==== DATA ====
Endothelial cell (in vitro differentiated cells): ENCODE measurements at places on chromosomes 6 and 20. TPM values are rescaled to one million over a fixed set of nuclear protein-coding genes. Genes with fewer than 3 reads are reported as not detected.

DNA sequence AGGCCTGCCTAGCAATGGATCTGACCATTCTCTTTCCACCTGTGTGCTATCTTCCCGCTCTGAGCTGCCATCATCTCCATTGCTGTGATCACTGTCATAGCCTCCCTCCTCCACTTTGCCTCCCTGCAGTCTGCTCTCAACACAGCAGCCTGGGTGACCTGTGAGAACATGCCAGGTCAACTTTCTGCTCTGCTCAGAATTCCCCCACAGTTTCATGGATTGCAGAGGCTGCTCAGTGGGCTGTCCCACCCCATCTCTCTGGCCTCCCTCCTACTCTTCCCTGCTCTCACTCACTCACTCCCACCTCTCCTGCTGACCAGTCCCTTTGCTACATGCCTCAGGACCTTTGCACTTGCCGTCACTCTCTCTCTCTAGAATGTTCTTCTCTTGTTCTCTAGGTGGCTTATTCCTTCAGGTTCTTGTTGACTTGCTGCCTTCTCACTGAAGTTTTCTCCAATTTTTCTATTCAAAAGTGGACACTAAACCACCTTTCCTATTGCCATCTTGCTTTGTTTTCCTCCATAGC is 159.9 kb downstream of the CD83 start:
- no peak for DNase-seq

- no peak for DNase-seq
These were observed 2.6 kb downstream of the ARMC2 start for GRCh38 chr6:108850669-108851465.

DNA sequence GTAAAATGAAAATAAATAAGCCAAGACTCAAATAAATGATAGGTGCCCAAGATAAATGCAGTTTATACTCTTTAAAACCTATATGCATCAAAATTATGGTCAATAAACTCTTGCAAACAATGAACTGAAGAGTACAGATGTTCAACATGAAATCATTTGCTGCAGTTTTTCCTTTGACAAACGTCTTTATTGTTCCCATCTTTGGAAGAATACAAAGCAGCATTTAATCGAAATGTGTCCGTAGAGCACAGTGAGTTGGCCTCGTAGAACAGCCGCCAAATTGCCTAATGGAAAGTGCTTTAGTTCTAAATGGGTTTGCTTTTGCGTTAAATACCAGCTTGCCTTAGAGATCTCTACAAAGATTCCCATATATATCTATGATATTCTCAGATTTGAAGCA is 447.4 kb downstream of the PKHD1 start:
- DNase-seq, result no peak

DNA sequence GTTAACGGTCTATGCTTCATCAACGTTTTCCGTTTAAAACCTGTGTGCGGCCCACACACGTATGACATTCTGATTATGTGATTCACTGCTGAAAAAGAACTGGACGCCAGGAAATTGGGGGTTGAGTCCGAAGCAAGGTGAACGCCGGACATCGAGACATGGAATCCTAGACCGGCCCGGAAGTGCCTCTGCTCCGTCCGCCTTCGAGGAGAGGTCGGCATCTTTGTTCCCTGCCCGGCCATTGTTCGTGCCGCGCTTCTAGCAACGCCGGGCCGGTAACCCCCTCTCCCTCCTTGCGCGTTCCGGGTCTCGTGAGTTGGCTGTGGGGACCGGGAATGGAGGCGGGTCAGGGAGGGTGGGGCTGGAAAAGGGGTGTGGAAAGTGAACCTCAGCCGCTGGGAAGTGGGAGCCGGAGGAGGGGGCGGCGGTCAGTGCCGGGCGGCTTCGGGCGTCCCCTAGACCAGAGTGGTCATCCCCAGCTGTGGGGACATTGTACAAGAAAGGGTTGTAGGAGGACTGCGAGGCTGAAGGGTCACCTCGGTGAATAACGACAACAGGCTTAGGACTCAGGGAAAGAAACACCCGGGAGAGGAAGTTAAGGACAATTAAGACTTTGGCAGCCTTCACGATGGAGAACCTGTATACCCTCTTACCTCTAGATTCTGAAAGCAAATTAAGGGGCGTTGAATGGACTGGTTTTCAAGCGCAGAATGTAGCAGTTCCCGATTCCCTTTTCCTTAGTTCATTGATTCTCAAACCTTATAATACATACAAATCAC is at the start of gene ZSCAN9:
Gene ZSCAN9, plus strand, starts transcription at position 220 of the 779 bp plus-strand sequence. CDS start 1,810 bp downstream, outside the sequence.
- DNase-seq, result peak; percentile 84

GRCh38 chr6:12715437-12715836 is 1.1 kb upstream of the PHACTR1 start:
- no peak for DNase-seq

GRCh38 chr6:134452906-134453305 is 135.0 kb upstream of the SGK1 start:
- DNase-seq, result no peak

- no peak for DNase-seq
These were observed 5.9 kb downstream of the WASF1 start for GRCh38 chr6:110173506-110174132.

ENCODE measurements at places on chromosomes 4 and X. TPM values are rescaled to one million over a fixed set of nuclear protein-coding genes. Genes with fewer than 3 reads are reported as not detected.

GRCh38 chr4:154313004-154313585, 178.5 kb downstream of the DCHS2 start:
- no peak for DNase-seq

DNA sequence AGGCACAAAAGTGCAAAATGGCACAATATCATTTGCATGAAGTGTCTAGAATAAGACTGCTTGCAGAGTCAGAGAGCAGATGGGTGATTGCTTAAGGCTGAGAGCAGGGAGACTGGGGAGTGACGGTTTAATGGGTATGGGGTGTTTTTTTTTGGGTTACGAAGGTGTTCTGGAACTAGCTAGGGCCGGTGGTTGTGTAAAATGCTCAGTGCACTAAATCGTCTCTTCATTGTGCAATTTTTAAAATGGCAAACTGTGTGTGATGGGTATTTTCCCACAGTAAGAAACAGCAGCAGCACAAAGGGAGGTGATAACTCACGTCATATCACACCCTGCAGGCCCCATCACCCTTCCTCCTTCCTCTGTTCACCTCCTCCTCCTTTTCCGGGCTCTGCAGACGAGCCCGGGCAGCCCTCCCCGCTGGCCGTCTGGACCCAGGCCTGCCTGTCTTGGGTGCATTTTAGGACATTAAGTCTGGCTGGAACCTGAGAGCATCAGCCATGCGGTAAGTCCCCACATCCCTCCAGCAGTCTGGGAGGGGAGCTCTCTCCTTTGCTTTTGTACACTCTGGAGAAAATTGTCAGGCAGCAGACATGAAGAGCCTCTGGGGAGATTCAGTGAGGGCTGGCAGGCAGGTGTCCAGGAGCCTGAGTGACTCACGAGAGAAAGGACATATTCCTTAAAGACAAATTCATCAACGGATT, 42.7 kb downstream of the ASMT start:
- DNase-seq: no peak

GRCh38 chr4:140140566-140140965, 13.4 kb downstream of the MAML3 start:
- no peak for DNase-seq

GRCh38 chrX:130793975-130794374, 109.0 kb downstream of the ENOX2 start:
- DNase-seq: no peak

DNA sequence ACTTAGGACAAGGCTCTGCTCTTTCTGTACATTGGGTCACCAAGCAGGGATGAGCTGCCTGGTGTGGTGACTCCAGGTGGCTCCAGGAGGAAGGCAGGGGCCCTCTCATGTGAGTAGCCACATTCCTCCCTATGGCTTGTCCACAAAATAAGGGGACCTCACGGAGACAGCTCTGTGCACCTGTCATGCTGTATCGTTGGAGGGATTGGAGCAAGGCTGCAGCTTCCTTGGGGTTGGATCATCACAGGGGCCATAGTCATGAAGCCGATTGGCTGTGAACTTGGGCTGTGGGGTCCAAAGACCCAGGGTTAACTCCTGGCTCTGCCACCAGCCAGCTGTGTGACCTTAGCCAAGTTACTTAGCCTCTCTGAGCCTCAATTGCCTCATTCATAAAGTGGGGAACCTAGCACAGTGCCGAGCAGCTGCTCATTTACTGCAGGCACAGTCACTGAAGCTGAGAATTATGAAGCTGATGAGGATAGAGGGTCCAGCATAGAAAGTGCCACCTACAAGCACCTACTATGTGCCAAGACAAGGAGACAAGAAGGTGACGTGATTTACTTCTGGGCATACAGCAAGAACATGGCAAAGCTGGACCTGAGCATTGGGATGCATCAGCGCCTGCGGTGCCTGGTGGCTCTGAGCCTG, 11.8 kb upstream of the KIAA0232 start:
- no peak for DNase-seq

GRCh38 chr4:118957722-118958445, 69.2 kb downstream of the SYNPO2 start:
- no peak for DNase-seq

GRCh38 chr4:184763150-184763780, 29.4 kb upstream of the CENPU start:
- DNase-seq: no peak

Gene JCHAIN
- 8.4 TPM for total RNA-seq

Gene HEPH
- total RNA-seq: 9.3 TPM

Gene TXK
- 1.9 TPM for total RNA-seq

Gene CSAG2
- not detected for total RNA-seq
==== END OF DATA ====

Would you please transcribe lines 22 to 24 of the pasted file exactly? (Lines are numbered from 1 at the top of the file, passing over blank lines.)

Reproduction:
GRCh38 chr4:140140566-140140965, 13.4 kb downstream of the MAML3 start:
- no peak for DNase-seq

GRCh38 chrX:130793975-130794374, 109.0 kb downstream of the ENOX2 start: